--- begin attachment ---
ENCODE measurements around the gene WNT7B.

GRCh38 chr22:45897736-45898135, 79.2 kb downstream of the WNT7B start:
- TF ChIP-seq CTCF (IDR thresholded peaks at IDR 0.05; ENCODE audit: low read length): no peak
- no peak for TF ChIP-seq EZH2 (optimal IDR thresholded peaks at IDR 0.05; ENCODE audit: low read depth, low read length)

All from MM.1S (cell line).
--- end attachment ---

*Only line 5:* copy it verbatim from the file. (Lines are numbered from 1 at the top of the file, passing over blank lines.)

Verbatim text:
All from MM.1S (cell line).